Setting Parameters

The wanted setting of the simulation can be adjusted using the parameter dict. As shown above, there are 4 keys: "grid", "source", "cable" and "load". The most important parameters will be explained in the following:


Defines the basic setting of the whole electrical power grid. The most important parameters are:

  • "f_grid": grid frequency (frequency of the voltage sinusoidal signal) (default: 50 Hz)
  • "phases": number of phases in the electric power grid (exclusive neutral). (default: 3)
  • "fs": sample frequency of the simulation. Every step the environment if simulated ts = 1/fs s forward (default: 10 kHz)
  • "v_rms": root mean square value of the basic grid voltage (default: 230 V)
  • ...["grid"]
Dict{Any, Any} with 9 entries:
  "f_grid"        => 50
  "Δfmax"         => 0.5
  "fs"            => 10000.0
  "process_start" => 0.04
  "phase"         => 3
  "ramp_end"      => 0.04
  "ΔEmax"         => 5
  "pwr"           => 35000.0
  "v_rms"         => 230


Here, a list with all sources of the network can be found. Each source is in turn stored as a dict.["source"]
2-element Vector{Any}:
 Dict{Any, Any}("L1" => 0.013661303012524098, "C" => 3.853076021710845e-6, "mode" => "Synchronverter", "fltr" => "LCL", "pwr" => 5000.0, "source_type" => "ideal", "L2" => 0.0018682721747552546, "R_C" => 19.848195021426452, "std_asy" => 1250.0, "σ" => 0.0…)
 Dict{Any, Any}("L1" => 0.002276883835420683, "C" => 2.3118456130265067e-5, "mode" => "Synchronverter", "fltr" => "LC", "pwr" => 30000.0, "source_type" => "ideal", "R_C" => 3.3080325035710754, "std_asy" => 7500.0, "σ" => 0.0, "i_limit" => 104.36701919114945…)

A selection of the most important parameters that can be defined and configured via the parameter dict is given in the following:

  • "pwr": maximum apparent power of the source (default: random)
  • "source_type": type of the electric component sitting on the DC side, e.g., ideal (constant vdc), PV,... (default: ideal)
  • "control_type": defines whether the source is classically controlled or RL controlled (default = "classic")
  • "mode": allows to specify which control mode the source (default = "Droop", and classic controltype) (for more information, see ClassicControllers_Notebook.iypnb)
  • "vdc": DC-link voltage, fixed if "source_type" is ideal (drawn random $U$[690, 800] V), otherwise drawn from function
  • "fltr": Filter type L, LC, LCL
  • "i_limit": maximal allowed current flowing through the inductor(s) (default: calculated based on filter parameters)
  • "v_limit": maximal allowed voltage across the capacitor (default: calculated based on filter parameters).
  • ...

The parameters of the first source are for example:["source"][1]
Dict{Any, Any} with 30 entries:
  "L1"           => 0.0136613
  "C"            => 3.85308e-6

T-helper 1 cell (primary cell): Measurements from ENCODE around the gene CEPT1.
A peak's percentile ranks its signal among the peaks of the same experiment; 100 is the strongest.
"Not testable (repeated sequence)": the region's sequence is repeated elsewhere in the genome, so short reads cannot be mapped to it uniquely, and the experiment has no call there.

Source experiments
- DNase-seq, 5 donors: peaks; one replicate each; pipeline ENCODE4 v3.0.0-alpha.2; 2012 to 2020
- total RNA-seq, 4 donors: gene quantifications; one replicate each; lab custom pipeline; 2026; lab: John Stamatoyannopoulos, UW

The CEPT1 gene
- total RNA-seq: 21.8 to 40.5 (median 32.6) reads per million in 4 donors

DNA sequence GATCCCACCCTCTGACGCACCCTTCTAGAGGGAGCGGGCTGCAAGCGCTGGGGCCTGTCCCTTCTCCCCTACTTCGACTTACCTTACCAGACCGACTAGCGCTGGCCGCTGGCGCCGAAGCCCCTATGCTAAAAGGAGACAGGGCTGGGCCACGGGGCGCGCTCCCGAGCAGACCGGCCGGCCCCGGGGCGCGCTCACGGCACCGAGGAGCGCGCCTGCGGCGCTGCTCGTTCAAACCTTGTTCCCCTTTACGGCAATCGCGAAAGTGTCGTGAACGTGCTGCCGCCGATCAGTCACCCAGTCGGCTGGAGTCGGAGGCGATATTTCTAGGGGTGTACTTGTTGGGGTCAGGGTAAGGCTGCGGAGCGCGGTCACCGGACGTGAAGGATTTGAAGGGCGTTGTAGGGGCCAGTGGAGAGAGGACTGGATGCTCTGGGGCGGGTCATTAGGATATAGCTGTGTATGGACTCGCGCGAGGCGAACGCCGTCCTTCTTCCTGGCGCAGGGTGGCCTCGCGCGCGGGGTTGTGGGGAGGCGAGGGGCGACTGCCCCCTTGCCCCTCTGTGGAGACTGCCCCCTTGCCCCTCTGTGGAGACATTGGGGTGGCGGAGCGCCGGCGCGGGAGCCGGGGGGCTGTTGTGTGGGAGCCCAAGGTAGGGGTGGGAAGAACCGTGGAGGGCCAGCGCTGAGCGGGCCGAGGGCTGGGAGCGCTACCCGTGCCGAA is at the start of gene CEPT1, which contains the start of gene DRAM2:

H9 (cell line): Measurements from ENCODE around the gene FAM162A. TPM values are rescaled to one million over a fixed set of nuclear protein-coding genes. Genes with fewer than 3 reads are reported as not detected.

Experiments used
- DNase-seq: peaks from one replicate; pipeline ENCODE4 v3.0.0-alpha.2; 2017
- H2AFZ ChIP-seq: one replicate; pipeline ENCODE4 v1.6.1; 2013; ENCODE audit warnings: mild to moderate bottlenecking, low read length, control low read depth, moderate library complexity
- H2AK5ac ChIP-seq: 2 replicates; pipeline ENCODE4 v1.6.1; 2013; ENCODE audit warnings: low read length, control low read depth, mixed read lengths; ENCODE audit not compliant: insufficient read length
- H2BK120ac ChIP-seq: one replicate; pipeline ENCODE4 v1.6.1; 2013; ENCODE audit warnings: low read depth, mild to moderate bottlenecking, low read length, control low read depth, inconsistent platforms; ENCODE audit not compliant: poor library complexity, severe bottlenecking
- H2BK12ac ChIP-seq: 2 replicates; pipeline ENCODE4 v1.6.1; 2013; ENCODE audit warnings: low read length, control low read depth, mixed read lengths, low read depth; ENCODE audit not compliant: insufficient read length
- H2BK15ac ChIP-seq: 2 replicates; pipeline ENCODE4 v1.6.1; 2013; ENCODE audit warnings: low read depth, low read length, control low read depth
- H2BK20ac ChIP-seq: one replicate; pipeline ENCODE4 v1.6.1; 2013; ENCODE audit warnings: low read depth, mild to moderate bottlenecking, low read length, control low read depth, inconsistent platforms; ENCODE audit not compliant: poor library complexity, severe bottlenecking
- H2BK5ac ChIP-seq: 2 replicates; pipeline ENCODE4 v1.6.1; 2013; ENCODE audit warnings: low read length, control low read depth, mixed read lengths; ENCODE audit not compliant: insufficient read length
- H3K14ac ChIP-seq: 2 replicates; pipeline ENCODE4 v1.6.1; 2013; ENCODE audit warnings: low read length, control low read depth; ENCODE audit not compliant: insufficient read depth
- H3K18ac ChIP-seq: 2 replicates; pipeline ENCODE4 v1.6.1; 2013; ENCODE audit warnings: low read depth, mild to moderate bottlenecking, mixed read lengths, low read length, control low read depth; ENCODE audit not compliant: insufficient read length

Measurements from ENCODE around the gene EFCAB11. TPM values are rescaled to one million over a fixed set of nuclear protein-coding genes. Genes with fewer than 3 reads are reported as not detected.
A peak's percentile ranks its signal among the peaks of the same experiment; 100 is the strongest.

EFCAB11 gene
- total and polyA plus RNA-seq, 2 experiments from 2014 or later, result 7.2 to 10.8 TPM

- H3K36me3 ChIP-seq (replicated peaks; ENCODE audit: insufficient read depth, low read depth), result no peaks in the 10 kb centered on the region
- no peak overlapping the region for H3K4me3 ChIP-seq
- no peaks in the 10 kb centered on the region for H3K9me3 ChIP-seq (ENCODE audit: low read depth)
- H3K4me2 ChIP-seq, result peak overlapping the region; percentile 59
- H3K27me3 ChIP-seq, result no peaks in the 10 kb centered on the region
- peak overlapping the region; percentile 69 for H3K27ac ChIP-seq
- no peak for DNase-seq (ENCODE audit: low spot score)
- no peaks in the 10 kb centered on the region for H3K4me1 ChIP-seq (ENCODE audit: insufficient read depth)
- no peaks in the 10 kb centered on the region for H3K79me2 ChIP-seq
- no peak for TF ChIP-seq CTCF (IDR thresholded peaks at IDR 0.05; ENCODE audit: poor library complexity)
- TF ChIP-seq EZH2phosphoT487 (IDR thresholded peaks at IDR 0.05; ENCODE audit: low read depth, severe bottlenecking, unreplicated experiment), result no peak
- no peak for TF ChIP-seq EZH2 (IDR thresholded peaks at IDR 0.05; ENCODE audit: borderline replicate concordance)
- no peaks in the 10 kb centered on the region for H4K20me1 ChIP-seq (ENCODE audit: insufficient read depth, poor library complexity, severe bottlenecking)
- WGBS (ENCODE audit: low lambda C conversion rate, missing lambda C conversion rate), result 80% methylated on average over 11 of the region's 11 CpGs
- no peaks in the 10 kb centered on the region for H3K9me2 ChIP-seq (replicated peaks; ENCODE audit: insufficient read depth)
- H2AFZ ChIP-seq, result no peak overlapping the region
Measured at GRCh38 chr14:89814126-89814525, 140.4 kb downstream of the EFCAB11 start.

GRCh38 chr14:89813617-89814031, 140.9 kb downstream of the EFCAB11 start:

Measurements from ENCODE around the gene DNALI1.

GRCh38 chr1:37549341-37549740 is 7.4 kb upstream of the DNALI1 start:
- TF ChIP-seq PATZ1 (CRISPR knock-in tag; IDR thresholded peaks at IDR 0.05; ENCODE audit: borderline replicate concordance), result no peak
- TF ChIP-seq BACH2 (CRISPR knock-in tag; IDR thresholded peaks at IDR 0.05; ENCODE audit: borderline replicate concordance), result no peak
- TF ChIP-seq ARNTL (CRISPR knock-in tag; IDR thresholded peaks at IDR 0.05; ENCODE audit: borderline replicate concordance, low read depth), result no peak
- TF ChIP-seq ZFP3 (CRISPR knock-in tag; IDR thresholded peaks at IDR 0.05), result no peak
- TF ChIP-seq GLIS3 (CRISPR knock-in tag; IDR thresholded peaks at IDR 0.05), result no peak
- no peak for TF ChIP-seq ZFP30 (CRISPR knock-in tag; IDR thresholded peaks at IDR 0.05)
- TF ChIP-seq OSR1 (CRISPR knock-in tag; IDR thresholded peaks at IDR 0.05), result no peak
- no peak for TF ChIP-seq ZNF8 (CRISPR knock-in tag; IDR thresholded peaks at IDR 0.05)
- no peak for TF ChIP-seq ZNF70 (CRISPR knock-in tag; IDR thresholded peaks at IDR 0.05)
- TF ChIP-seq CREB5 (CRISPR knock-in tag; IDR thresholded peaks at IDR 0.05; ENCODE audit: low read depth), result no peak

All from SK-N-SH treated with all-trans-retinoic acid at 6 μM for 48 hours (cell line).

"mode"         => "Synchronverter"
  "fltr"         => "LCL"
  "pwr"          => 5000.0
  "source_type"  => "ideal"
  "L2"           => 0.00186827
  "R_C"          => 19.8482
  "std_asy"      => 1250.0
  "σ"            => 0.0
  "i_limit"      => 16.1809
  "v_rip"        => 0.01537
  "v_δ_set"      => 0.0
  "vdc"          => 800
  "τv"           => 0.002
  "k"            => 0
  "control_type" => "classic"
  "v_pu_set"     => 1.0
  "τf"           => 0.002
  ⋮              => ⋮


Here, a list with all loads of the network can be found. Each load is in turn stored as a dict.["load"]
1-element Vector{Any}:
 Dict{Any, Any}("Z" => 24.03463015163016 - 14.113790073837922im, "C" => 0.0001020274336341303, "i_limit" => 10.502997438247528, "L" => 0.22924428595808855, "R" => 32.322632462947404, "pwr" => 5693.8345453834845, "pf" => -0.862313846520903, "impedance" => "RLC")

Defines passive loads which can be pluged/connected to the grid. All combinations of the passive components of a resistor, inductor and capacitor ("impedance") can be chosen:

  • "impedance": type/circuit of the load (can be something out of [RLC, RL, RC, LC, R, L, C]). Components will be connected in parallel (default: random)
  • "pwr": apparant power drawn from the load assuming fixed vrms grid voltage and frequency and the number of phases (see parameters of "grid")
  • "pf": power factor resulting from chosen parameters
  • "Z": impedance resulting from chosen parameters
  • "R": load resistance
  • ...

The parameters of the load, since only one is defined, are for example:["load"][1]
Dict{Any, Any} with 8 entries:
  "Z"         => 24.0346-14.1138im
  "C"         => 0.000102027
  "i_limit"   => 10.503
  "L"         => 0.229244
  "R"         => 32.3226
  "pwr"       => 5693.83
  "pf"        => -0.862314
  "impedance" => "RLC"


Here, a list with all cables of the network can be found. Each cable is in turn stored as a dict.["cable"]
2-element Vector{Any}:
 Dict{Any, Any}("Cb" => 4.0e-7, "Lb" => 0.000264, "Rb" => 0.722, "C" => 0.0004, "i_limit" => 1.0e13, "v_limit" => 374.05948724768365, "len" => 1.0, "L" => 0.00025, "R" => 0.208)
 Dict{Any, Any}("Cb" => 4.0e-7, "Lb" => 0.000264, "Rb" => 0.722, "C" => 0.0004, "i_limit" => 1.0e13, "v_limit" => 374.05948724768365, "len" => 1.0, "L" => 0.00025, "R" => 0.208)

The cables are modelled using PI-models like shown in the figure above. If no parameters are defined they are automatically designed based on the power flowing through the cable.

  • "len": length of the cable (default: random [1m, 1km])
  • "i_limit": maximal allowed current flowing through the inductor (default: calculated based on power flow and inductance)
  • "v_limit": since the capacitance is added to the one (if) defined in the source, the limit for the voltage can be found in the source parameter dict
  • "Cb": cable capacity coatings (default: 0.4 µF/km)
  • "Lb": cable operating inductor (default: 0.264 mH/km)
  • "Rb": cable AC resistor (default: 0.722 Ohm/km)
  • "C": cable capacity (default: "len"*"Cb")
  • "L": cable inductance (default: "len"*"Lb")
  • "R": cable resistance (default: "len"*"Rb")

The parameters of the first cable are for example:["cable"][1]
Dict{Any, Any} with 9 entries:
  "Cb"      => 4.0e-7
  "Lb"      => 0.000264
  "Rb"      => 0.722
  "C"       => 0.0004
  "i_limit" => 1.0e13
  "v_limit" => 374.059
  "len"     => 1.0
  "L"       => 0.00025
  "R"       => 0.208

For all information about the parameters which can be defined investigate the parameter dict itself or have a look into the documentation.

The next step would be to interact with the env to run an experiment. To learn how to do this, see Interaction with the Environment.